Costs

We always include a fee quotation for the time we think the work will take, based on our many years of experience of similar fact cases. At the time of writing, we’re £80 plus VAT an hour. If we think a case will take, say, two hours to tidy up (e.g. a stray pecuniary legatee with a UK address thought to have been current sometime in the last 20 odd years), we’d estimate £160 plus VAT. If it only took, say, an hour and a half to finish (as can happen) then we’d invoice you accordingly at £120 plus VAT. We charge disbursements like certificates and registry fees and so on back to you at cost. In certain situations, we are able to offer capped or fixed fees if appropriate. When we estimate a fee, we do our level best to get it right and we’re pricing it with a view to finishing it, rather than simply for the first in what could be a number of stages. We’re human and not infallible but we usually get it right.

If we can’t help we’ll refer you to someone who might

Sometimes a case comes our way which we know isn’t going to respond to our enquiries, or to which we just can’t add value so couldn’t send you an invoice with a clear conscience. Sometimes we can refer you to a third party in another jurisdiction, or to insurers, either of whom might be able to assist. There’s no charge for this.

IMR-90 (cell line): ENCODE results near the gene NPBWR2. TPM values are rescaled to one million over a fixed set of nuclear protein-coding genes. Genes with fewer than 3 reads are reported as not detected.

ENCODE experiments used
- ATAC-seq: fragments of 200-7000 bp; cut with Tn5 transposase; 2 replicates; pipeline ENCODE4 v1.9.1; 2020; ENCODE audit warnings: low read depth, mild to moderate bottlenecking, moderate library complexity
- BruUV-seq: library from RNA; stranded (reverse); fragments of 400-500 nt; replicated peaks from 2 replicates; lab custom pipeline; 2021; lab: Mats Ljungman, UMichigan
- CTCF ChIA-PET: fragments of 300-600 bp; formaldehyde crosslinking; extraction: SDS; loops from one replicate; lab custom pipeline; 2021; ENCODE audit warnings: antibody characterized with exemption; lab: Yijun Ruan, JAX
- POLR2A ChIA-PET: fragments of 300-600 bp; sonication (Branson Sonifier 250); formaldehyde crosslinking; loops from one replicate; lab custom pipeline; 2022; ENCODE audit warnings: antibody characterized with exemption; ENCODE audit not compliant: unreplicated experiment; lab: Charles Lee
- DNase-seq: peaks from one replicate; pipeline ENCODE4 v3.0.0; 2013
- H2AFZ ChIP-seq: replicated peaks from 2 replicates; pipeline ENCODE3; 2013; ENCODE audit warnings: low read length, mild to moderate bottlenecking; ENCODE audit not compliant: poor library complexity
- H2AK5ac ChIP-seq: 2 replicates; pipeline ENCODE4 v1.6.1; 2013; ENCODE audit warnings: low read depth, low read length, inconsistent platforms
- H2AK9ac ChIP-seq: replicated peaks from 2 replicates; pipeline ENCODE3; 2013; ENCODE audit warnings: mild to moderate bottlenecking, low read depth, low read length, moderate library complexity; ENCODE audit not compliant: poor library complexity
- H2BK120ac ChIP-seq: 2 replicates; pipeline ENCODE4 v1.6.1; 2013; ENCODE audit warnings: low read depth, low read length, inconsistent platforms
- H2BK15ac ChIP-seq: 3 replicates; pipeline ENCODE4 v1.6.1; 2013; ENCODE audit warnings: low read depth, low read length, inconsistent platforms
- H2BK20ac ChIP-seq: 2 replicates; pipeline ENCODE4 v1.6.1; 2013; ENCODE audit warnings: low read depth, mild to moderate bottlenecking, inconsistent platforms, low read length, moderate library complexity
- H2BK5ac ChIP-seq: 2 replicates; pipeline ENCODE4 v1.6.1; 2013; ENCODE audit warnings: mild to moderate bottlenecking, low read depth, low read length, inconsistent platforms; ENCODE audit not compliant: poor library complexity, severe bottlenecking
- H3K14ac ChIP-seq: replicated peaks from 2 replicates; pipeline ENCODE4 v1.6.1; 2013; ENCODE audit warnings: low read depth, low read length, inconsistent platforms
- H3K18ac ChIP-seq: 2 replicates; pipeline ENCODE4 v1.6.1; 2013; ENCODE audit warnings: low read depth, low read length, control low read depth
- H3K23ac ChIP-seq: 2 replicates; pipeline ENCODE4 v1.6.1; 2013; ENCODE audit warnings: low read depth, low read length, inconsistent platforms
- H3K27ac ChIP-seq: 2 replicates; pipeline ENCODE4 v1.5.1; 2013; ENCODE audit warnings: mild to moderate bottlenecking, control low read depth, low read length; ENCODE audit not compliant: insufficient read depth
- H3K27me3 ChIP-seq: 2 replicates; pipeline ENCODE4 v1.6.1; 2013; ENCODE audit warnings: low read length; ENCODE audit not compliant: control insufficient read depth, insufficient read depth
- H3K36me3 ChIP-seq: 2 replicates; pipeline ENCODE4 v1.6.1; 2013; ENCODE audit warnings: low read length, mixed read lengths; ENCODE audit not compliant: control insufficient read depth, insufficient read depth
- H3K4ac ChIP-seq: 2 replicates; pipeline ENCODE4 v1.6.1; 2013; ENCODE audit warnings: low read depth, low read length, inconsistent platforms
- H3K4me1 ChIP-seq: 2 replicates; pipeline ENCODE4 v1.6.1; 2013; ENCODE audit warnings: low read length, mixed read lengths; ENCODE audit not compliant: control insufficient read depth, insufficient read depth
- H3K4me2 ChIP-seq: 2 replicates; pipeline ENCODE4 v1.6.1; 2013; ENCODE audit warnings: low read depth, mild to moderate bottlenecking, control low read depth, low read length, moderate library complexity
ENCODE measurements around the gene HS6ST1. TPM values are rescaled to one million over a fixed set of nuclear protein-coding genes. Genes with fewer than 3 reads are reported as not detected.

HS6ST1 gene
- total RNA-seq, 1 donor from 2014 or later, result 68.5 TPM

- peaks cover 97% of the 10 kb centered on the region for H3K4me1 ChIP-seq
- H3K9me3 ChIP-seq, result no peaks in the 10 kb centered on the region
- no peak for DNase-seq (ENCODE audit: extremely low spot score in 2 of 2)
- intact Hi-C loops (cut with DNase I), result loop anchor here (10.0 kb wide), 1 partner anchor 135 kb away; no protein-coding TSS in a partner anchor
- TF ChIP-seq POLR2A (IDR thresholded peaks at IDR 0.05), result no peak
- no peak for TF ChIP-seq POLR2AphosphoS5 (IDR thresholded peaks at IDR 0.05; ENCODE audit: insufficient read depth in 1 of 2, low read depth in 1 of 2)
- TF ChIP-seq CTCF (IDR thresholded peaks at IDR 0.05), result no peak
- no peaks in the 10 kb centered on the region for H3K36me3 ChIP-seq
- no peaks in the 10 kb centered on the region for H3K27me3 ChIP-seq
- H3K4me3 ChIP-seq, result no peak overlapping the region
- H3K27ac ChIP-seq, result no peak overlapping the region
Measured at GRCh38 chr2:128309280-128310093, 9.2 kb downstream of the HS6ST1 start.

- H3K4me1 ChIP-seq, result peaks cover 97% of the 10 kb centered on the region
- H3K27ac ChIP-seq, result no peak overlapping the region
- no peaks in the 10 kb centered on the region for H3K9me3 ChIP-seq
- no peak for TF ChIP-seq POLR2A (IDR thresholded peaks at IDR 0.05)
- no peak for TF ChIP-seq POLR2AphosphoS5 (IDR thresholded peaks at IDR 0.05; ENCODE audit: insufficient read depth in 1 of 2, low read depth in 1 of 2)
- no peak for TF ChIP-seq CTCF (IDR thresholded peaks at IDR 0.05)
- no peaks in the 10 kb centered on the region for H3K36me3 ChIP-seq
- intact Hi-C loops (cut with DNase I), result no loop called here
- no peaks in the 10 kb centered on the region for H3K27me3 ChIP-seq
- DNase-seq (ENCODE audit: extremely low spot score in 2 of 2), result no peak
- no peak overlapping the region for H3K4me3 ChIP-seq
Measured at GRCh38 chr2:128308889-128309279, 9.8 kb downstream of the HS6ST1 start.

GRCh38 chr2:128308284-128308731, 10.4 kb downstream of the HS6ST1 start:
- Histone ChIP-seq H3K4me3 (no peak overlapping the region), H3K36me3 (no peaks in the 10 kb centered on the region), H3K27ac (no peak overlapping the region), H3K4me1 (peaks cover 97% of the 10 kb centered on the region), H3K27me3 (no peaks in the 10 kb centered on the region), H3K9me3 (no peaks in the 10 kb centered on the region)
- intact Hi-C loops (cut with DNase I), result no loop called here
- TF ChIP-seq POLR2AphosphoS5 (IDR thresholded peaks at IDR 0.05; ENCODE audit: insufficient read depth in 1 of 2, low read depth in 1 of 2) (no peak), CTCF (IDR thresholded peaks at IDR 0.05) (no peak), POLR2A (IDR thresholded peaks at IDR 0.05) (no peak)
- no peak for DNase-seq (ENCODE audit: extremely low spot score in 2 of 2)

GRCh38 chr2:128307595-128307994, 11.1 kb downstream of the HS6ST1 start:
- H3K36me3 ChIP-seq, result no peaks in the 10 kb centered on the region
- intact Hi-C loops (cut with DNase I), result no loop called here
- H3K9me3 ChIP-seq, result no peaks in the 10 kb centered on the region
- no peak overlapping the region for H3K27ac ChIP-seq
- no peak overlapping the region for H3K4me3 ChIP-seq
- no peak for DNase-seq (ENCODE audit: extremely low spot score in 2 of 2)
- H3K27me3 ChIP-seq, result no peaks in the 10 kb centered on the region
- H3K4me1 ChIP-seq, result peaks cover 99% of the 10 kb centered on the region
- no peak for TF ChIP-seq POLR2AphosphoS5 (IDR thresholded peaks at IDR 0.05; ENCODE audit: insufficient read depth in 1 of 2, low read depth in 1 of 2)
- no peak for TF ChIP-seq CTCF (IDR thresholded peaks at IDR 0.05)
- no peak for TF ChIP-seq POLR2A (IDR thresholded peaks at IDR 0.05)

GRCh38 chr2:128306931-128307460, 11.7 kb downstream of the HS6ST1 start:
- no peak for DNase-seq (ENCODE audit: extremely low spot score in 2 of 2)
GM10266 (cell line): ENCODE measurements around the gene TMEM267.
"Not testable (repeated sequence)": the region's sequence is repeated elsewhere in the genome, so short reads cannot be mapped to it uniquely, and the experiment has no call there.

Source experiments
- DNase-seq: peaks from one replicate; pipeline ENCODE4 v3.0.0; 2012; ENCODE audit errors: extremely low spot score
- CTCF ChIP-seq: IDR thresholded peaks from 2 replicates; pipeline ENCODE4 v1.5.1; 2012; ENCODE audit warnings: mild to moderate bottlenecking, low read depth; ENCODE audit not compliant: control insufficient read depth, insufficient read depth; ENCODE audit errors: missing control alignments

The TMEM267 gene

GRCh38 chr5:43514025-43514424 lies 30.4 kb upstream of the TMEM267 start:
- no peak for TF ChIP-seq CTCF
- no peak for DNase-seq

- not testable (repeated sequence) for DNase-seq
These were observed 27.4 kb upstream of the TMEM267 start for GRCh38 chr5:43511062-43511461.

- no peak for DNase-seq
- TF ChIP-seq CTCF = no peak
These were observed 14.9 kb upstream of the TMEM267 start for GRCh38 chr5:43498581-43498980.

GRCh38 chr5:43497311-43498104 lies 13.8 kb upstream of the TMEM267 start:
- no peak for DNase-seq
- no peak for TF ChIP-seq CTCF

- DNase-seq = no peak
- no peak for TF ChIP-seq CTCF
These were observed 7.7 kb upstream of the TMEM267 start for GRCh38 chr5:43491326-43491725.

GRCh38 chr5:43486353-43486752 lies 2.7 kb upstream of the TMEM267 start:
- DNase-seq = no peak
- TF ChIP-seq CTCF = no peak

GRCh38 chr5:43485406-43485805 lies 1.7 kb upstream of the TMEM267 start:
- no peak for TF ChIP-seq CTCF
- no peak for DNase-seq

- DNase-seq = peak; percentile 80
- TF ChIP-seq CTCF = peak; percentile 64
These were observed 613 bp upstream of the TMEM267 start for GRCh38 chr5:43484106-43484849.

What we do operationally and what can take time

Once you’ve instructed us, we’ll open the file and start work. Often this will mean consulting indexes of birth, marriage and death and census returns and so on to identify people correctly. Once we know who we’re looking for, we’ll search the databases we use to locate people. These include the electoral roll and credit referencing and other sources. To be sure we’ve got the right people, we apply for the relevant certificates of birth and marriage etc. The certificates are essential – they help us to show we’ve got the right person and not the wrong person albeit of the right name; they can also help us to rule tempting prospects out as irrelevant.